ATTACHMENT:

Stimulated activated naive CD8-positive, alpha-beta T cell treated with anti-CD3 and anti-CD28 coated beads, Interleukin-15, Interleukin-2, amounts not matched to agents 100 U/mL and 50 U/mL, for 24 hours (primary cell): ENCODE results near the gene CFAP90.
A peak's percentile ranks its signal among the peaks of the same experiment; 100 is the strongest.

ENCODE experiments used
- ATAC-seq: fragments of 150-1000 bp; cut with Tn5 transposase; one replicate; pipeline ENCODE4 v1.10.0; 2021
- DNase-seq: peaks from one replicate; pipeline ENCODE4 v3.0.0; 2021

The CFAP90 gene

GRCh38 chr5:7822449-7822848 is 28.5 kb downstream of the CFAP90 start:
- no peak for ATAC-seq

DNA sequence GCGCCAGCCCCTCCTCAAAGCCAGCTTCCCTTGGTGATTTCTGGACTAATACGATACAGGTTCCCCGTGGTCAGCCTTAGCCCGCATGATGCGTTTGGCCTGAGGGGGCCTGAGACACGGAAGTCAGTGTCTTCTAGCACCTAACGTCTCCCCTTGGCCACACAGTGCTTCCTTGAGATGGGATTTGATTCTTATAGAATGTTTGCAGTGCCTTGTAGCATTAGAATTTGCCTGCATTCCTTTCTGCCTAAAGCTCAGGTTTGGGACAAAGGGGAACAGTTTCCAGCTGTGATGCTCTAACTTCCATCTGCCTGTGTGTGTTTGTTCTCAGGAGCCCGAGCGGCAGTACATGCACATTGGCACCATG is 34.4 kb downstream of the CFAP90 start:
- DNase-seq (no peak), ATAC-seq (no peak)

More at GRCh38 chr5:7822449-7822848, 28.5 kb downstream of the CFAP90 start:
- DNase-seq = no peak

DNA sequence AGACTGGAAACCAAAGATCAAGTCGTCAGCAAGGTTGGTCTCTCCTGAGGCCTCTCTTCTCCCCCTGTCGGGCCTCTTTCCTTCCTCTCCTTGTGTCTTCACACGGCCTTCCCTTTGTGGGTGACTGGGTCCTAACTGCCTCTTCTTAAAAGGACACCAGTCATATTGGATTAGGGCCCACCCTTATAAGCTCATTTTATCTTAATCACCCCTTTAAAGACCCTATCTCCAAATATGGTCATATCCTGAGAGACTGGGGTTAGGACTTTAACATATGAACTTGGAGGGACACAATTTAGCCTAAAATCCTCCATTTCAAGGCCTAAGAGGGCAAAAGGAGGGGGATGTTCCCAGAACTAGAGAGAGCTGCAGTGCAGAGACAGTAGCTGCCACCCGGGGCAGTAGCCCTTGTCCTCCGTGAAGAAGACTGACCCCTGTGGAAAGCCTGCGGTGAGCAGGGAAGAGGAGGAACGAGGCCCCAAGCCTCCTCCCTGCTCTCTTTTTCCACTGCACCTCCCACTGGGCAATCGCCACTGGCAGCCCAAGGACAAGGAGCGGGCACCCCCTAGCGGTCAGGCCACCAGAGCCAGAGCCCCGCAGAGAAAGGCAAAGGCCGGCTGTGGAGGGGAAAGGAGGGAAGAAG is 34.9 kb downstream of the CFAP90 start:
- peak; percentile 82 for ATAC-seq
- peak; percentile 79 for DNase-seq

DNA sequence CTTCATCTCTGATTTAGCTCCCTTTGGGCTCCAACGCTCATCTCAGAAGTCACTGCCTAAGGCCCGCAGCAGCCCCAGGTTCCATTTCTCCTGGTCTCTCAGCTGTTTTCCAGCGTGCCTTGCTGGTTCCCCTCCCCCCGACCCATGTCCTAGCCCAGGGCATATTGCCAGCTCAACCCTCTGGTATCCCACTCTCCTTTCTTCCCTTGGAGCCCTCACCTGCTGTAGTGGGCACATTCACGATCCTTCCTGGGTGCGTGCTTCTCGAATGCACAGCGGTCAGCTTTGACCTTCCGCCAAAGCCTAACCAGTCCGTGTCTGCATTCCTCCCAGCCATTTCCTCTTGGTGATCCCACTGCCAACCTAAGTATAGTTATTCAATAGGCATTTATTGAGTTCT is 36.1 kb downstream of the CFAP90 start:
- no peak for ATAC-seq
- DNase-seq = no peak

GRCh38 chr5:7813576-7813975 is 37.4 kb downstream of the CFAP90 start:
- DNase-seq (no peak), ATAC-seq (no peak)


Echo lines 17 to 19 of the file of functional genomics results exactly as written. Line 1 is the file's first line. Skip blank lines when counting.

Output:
- no peak for ATAC-seq
- DNase-seq = no peak

GRCh38 chr5:7813576-7813975 is 37.4 kb downstream of the CFAP90 start: